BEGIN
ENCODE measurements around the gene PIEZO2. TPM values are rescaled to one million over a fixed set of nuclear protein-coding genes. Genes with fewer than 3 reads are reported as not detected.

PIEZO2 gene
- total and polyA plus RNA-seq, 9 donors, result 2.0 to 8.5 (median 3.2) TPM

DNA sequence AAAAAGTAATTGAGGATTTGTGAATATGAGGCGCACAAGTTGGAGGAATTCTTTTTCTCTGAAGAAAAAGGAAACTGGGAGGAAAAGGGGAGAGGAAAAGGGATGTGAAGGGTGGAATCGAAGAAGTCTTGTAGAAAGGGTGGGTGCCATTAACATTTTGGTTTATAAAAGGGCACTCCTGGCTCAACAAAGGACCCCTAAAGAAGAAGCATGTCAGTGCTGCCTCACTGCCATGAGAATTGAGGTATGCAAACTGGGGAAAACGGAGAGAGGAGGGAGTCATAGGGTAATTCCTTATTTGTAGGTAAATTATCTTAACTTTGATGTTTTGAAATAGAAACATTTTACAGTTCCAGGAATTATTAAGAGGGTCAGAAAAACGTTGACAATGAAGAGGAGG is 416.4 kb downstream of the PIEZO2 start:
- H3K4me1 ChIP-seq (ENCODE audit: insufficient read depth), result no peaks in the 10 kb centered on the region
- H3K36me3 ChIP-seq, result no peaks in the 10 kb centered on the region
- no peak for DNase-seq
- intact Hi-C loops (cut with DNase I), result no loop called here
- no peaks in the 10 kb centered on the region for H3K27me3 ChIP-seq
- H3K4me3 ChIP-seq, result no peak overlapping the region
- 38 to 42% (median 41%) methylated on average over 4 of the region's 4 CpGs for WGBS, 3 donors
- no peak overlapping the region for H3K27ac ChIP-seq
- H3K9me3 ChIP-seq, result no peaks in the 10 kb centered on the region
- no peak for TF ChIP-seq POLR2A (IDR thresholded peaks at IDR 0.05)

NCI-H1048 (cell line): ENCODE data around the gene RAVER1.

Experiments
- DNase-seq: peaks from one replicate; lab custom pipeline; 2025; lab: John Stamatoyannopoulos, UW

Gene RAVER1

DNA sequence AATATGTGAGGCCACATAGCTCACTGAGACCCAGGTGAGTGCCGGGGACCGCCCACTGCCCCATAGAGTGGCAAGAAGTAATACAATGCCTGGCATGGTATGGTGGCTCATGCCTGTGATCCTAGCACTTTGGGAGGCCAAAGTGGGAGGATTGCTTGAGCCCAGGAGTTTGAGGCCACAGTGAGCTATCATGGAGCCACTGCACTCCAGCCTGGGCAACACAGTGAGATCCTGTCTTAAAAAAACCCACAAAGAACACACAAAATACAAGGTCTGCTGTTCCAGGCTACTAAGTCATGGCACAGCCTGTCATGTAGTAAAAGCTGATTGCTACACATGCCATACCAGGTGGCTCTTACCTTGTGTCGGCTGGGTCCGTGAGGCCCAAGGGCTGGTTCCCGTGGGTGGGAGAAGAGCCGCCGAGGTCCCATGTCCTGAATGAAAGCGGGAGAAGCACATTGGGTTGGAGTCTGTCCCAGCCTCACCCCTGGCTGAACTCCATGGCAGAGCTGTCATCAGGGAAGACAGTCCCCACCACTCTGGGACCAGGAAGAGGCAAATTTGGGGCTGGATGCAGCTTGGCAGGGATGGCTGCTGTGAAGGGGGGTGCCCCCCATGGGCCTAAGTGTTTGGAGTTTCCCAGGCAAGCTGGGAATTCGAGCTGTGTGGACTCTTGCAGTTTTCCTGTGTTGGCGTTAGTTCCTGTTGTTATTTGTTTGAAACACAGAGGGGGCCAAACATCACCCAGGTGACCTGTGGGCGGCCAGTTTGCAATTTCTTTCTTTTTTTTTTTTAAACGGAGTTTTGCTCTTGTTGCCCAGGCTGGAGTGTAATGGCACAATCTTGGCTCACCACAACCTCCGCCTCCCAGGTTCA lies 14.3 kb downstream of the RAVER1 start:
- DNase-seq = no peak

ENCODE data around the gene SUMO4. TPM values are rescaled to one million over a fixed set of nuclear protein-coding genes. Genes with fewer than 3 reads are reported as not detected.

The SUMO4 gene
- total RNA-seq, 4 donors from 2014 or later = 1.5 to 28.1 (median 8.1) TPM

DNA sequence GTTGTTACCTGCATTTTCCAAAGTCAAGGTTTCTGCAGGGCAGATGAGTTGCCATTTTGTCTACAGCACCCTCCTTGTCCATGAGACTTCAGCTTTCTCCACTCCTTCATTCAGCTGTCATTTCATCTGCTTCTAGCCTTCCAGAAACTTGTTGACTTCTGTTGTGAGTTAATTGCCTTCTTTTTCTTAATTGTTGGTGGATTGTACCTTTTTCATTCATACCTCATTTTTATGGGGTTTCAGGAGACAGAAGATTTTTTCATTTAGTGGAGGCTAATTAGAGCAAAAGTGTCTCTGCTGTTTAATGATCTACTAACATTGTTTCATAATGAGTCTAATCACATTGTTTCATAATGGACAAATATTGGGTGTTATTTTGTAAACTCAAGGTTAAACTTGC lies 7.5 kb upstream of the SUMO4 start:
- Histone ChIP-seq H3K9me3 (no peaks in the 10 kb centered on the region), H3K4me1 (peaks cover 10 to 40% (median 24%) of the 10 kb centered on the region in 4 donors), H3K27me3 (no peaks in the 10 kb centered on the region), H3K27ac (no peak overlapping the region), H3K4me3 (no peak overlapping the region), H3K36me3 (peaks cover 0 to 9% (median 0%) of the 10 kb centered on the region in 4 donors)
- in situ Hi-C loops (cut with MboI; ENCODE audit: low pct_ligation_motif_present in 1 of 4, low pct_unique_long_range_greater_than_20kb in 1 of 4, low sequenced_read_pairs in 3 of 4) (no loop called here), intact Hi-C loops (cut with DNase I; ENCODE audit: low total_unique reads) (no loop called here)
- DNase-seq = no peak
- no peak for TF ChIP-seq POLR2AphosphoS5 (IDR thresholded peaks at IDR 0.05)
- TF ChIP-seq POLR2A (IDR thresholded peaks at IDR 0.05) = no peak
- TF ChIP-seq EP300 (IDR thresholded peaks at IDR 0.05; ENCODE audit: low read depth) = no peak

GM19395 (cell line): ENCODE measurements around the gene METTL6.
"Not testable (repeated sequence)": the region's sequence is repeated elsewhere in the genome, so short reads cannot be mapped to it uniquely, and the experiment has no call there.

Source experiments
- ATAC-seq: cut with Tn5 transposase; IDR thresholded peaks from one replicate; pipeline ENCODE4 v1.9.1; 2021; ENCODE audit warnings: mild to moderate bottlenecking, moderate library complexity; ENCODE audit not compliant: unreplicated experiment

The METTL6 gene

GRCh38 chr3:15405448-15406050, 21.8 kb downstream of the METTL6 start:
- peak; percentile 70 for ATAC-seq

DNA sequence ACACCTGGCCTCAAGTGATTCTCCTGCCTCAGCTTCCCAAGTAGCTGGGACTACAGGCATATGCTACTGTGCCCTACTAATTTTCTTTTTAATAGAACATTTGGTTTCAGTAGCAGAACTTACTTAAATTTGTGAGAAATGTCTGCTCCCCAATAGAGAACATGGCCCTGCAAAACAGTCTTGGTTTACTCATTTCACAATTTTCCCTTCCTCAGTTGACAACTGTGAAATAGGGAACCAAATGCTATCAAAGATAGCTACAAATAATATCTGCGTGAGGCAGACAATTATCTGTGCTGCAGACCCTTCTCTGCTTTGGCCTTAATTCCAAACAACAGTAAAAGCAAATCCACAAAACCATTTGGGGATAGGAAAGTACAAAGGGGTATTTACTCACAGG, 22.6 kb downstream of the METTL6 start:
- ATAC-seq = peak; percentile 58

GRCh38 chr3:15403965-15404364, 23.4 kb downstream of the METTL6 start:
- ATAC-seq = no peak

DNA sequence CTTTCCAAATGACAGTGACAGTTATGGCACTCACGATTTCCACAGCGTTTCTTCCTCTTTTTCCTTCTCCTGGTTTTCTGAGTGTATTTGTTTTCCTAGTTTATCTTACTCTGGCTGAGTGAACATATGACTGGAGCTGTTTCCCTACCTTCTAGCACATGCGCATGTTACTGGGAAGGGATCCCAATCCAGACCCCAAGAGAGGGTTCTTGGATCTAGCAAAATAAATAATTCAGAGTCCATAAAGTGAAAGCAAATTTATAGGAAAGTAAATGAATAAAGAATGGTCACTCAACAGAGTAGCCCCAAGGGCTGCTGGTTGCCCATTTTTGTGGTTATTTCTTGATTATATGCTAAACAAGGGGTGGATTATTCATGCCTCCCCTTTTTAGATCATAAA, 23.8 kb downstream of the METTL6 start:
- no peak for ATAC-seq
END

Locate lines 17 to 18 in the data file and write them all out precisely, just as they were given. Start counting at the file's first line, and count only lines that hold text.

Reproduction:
- DNase-seq: peaks from one replicate; lab custom pipeline; 2025; lab: John Stamatoyannopoulos, UW

Gene RAVER1